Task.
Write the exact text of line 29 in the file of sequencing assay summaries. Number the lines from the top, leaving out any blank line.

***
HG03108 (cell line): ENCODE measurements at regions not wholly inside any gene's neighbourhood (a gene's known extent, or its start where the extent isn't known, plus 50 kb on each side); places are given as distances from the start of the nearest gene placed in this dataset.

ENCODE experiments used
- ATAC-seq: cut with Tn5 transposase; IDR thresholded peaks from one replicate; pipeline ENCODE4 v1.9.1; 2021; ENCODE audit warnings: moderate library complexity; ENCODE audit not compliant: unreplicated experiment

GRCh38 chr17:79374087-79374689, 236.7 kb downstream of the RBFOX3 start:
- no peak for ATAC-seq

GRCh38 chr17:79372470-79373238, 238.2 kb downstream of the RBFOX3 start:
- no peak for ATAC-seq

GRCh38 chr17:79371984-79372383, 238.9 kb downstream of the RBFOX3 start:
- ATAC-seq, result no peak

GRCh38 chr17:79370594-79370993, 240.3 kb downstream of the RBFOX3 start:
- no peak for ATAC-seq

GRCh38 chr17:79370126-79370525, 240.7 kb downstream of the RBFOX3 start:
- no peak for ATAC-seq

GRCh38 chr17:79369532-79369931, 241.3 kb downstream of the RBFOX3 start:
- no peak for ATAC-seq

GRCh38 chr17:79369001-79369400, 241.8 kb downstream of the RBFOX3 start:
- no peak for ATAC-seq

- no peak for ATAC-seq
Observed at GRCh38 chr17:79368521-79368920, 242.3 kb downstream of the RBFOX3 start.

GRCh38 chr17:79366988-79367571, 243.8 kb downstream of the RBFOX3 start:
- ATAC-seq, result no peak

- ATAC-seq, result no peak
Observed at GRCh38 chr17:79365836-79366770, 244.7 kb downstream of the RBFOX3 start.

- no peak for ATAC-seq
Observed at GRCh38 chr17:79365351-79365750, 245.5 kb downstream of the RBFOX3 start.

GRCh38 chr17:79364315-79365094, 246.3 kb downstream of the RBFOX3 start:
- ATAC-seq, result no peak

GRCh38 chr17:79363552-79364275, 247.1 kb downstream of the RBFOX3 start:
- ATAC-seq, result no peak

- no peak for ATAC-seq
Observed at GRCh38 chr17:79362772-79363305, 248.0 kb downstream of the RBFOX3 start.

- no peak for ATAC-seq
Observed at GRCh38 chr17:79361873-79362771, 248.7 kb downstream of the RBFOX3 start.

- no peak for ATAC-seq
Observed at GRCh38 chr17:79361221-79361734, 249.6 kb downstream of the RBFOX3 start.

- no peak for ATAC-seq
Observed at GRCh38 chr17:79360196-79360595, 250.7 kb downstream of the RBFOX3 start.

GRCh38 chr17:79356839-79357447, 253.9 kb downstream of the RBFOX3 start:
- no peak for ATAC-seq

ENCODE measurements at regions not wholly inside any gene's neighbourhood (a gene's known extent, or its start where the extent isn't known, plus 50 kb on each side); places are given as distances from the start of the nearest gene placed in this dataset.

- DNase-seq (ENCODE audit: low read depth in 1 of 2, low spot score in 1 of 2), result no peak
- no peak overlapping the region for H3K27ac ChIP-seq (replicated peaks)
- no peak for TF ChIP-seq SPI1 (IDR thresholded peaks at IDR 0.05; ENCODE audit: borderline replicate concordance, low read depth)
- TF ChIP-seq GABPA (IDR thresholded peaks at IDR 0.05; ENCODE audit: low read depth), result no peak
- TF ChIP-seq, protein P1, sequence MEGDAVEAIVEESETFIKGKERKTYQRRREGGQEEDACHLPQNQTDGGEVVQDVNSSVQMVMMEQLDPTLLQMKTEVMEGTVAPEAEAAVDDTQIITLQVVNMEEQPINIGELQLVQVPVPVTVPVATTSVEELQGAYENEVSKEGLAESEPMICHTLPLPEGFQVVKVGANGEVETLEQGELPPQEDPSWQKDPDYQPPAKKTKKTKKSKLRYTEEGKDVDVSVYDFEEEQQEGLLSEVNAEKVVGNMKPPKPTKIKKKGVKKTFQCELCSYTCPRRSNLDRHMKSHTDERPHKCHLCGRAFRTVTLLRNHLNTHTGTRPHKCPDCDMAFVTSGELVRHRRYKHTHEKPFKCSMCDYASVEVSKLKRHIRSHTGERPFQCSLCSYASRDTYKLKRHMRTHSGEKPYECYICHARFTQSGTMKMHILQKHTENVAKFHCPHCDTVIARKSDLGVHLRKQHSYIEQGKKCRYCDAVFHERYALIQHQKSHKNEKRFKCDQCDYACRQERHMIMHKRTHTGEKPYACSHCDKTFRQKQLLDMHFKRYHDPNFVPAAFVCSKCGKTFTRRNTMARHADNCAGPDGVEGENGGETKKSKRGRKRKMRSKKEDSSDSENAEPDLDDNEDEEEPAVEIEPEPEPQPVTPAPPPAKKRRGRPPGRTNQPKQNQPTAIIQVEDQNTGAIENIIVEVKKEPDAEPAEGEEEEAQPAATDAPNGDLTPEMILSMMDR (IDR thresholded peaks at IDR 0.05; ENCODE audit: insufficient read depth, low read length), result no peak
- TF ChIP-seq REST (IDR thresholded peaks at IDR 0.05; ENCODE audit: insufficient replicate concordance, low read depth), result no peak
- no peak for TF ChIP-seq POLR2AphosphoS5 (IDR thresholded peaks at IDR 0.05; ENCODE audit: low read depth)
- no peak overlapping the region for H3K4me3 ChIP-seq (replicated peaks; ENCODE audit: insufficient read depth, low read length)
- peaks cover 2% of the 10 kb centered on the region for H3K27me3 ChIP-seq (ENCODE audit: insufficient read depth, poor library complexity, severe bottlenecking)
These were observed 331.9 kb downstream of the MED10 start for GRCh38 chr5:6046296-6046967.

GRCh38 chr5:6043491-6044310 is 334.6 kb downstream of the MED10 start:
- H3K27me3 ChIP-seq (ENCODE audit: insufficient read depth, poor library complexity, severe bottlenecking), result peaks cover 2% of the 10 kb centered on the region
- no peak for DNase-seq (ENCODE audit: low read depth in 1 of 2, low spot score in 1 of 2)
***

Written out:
- ATAC-seq, result no peak